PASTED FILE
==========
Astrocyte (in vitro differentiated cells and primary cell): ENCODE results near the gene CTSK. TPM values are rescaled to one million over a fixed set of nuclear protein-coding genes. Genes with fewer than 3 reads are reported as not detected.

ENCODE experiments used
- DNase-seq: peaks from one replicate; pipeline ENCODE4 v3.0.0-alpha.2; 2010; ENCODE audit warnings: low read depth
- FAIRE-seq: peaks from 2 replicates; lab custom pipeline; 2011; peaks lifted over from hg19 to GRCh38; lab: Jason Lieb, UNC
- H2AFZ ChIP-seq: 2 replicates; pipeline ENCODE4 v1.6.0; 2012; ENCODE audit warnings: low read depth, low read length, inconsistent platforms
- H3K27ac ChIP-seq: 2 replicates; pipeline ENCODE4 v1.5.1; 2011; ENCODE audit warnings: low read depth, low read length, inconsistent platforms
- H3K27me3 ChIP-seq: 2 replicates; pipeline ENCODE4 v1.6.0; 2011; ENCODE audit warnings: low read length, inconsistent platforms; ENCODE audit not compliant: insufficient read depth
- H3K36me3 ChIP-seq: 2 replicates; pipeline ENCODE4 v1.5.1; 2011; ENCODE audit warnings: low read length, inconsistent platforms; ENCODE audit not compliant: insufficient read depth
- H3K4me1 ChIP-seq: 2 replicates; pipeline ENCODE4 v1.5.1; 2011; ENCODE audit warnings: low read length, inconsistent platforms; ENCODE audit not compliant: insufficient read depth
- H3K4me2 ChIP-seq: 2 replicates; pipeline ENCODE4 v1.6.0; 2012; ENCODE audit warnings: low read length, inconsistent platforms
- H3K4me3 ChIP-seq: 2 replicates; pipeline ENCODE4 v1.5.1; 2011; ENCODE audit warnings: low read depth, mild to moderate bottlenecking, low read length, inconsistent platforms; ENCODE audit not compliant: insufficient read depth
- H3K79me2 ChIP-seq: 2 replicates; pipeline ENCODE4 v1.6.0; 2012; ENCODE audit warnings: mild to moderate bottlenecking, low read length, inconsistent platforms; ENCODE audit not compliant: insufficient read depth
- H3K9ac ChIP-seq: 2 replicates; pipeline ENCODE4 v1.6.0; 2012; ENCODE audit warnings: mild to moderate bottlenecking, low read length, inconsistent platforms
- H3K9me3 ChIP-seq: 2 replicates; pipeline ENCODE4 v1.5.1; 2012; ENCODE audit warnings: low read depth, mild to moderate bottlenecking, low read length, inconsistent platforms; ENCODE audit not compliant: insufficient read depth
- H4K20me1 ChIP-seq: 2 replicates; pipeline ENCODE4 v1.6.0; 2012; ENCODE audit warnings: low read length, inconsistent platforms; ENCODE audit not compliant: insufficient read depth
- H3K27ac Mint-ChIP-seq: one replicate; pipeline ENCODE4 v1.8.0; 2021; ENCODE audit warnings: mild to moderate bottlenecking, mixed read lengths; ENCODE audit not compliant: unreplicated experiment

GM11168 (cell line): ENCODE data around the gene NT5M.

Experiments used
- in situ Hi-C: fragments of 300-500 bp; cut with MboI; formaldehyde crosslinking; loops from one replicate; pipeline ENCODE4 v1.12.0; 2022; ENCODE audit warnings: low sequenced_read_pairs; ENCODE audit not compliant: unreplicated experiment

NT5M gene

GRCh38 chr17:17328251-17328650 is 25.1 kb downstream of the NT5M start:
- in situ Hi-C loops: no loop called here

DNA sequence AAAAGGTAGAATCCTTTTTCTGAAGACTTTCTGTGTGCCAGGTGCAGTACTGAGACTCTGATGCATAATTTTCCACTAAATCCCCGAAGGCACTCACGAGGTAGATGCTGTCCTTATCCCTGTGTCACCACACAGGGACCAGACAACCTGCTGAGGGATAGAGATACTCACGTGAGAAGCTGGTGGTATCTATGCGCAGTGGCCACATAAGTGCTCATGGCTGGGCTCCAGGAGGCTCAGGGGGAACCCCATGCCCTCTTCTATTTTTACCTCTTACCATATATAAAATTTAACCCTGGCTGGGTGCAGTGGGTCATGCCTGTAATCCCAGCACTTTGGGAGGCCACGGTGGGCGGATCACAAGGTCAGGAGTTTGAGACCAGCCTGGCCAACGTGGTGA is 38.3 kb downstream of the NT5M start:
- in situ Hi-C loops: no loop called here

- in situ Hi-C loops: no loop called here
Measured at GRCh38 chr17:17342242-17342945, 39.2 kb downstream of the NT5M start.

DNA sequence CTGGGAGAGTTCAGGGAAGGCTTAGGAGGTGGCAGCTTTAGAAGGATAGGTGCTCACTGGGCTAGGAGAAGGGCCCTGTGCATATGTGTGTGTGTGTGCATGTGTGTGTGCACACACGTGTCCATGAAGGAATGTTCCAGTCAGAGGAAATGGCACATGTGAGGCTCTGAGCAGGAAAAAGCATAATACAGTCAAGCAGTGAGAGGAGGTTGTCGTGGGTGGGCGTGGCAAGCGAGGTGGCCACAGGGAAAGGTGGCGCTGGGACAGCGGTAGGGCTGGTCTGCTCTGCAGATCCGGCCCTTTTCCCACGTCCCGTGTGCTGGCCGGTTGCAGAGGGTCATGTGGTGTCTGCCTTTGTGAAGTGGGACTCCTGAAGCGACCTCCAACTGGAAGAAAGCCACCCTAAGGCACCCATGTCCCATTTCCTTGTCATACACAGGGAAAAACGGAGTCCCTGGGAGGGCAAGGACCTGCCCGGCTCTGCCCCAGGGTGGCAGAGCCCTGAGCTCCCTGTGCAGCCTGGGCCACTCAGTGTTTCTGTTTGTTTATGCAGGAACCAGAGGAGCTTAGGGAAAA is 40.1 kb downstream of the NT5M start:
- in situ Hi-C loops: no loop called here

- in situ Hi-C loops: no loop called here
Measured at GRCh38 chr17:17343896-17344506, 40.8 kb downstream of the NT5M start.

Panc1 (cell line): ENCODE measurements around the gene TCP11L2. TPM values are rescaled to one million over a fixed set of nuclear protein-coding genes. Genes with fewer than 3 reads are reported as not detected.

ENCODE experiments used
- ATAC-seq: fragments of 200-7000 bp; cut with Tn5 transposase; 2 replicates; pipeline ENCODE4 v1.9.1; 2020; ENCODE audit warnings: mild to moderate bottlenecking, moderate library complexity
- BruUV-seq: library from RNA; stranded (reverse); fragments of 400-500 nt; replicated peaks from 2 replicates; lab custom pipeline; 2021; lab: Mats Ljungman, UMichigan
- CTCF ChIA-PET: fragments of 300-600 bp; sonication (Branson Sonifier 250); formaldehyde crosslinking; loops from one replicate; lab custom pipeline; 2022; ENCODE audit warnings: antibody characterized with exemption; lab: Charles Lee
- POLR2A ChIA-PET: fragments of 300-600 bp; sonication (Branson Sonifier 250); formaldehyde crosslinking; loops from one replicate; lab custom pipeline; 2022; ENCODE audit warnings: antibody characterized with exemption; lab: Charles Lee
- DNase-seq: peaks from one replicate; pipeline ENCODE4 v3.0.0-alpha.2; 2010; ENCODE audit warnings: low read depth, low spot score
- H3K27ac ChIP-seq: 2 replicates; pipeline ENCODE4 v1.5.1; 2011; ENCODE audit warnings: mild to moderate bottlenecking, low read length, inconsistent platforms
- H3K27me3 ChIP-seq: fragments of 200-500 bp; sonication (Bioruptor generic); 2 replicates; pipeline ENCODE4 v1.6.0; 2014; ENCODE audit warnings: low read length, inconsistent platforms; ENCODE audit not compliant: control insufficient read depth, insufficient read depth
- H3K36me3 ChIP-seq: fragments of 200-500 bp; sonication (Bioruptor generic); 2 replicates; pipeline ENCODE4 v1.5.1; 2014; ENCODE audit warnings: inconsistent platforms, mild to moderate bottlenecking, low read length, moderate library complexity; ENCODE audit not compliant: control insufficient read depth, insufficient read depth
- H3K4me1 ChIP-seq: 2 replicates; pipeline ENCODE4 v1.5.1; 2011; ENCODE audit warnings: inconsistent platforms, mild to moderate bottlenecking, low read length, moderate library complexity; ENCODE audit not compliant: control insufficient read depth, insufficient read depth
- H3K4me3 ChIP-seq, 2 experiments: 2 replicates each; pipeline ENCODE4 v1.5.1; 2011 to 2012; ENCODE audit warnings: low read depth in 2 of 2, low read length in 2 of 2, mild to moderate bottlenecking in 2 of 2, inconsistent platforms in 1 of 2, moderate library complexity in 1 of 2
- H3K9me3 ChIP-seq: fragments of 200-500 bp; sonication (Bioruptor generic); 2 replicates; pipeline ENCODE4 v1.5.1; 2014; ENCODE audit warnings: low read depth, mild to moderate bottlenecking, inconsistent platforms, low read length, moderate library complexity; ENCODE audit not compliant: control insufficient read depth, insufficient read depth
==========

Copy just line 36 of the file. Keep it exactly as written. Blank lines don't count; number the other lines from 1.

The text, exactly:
- POLR2A ChIA-PET: fragments of 300-600 bp; sonication (Branson Sonifier 250); formaldehyde crosslinking; loops from one replicate; lab custom pipeline; 2022; ENCODE audit warnings: antibody characterized with exemption; lab: Charles Lee